Monday, December 19, 2016

Housing: Part 195 - More on homeownership, income, and wealth

Here are a few more charts on homeownership from the Survey of Consumer Finance.

First, the mortgage debt and home values as a proportion of total assets.  For the lower income quintiles, debt is less important and home values are more important.  As incomes rise, homes comprise a smaller portion of total assets and households hold more mortgage debt.

This is just another way of repeating that the rise in mortgage debt was not a low income phenomenon.  On the other hand, changing home values have more of an effect on low income balance sheets, on average, than they do on high income balance sheets.

But, there is a caveat.  The second graph compares the relative changes in the value of homes, arranged by household income.  This shows how the housing price boom was concentrated at higher incomes.  When you look at home prices within each MSA, there are many MSAs with relatively little difference between low income and high income zip codes.  But, in the Closed Access cities, home prices in low income zip codes increased significantly more than in high income zip codes.

Yet, here we see the opposite pattern.  This country has segregated by income, so measures of the top income quintile are largely measures of Closed Access cities.  The 2nd income quintile is mainly a measure of non-urban incomes and home values.  The bottom quintile includes a lot of retirees and idiosyncratic households.  As I look at this a second time, I'm surprised by the sharp relationship.  Home values in the 2nd income quintile rose by less than 50%.  Homes for top decile families rose by nearly 150%.

The last chart shows homeownership rates by net worth.  I have pointed out that higher homeownership during the boom was among households with high incomes and young households.  Here we can see that among high net worth households, homeownership has always been nearly universal.  Credit access during the boom was mostly a way to increase ownership of households with high incomes but not as high net worth.

We can also see here how our fears of credit and our over-reaction, have led to mortgage markets that are very unfriendly to households without the means to make a large down payment.  The boom helped high income, middling net worth households.  The bust has hurt low income, middling net worth households.  And many households have been pushed to the bottom net worth quartile because they owned homes.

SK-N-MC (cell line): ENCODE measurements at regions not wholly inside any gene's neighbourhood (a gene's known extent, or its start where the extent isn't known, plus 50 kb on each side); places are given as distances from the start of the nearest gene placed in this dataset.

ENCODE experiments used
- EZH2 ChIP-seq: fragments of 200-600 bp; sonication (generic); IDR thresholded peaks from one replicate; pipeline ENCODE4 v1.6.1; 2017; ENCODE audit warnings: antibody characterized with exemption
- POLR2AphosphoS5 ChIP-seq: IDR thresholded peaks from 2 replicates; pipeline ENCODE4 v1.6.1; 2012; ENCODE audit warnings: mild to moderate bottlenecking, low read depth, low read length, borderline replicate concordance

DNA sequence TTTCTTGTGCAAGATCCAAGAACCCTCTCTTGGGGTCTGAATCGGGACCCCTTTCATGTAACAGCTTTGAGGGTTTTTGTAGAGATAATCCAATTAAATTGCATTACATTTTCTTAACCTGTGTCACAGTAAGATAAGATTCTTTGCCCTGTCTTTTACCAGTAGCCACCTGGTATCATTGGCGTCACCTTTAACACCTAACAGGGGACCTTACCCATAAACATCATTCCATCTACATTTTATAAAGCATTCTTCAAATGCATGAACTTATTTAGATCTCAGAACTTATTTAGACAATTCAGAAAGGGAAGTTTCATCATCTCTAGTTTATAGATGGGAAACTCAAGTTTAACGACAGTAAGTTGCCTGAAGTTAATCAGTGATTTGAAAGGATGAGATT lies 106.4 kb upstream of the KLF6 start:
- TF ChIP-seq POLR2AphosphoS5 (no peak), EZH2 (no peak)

1. "Home values in the 2nd income quintile rose by less than 50%. Homes for top decile families rose by nearly 150%."--Kevin Erdmann.

    Egads. That's an explosion at the top end. And ponder the home-mortgage interest tax deduction.

    I wonder if an even smaller bracket reveals more amplification?

    Here is a report from Nikkei Asian Review, btw:

    TOKYO -- Condominium prices are soaring in Beijing and Shanghai, making it virtually impossible for people without substantial funds or assets to obtain housing. Wealthier people, meanwhile, are enthusiastically snapping up residential units, adding momentum to the price rises.
    China could be shaken by another "revolution" if the gap between haves and have-nots remains unresolved. The Chinese government is considering introducing a fixed asset tax to address the problem.


    Now, I assume China's financial and home mortgage system has variations from the US, but I really don't know.

    My point is that land zoned for housing is said to be scarce in Beijing and Shanghai.

    There may be a global story here. As nations urbanize, housing becomes less affordable unless steps are taken not to cramp supply.

    Other random thought: In Australia there has been a housing price boom. There, home loans are recourse (!) and not tax deductible for owners. And still a price surge!

    Other random comment; Lord Adair Turner has pointed out that 80% of bank lending is on established real estate. In other words, huge amounts of capital are simply pouring into exiting real estate, not productive assets. That is what out banking system does today. Zoned real estate, btw.

    I think the globe's macroeconomists are really dropping the ball on this one. Endless jibber-jabber about the minimum wage, or what will probably be fidgets in international trade.

    Monetary policy, banks and property zoning? Oh, that.

    1. Interesting.

      I would expect that median Price/Rent wouldn't be that different in Australia compared to US, but that Price/Rent levels wouldn't rise with prices so much, since this would make the benefits to ownership somewhat less regressive. I wonder if that is the case.

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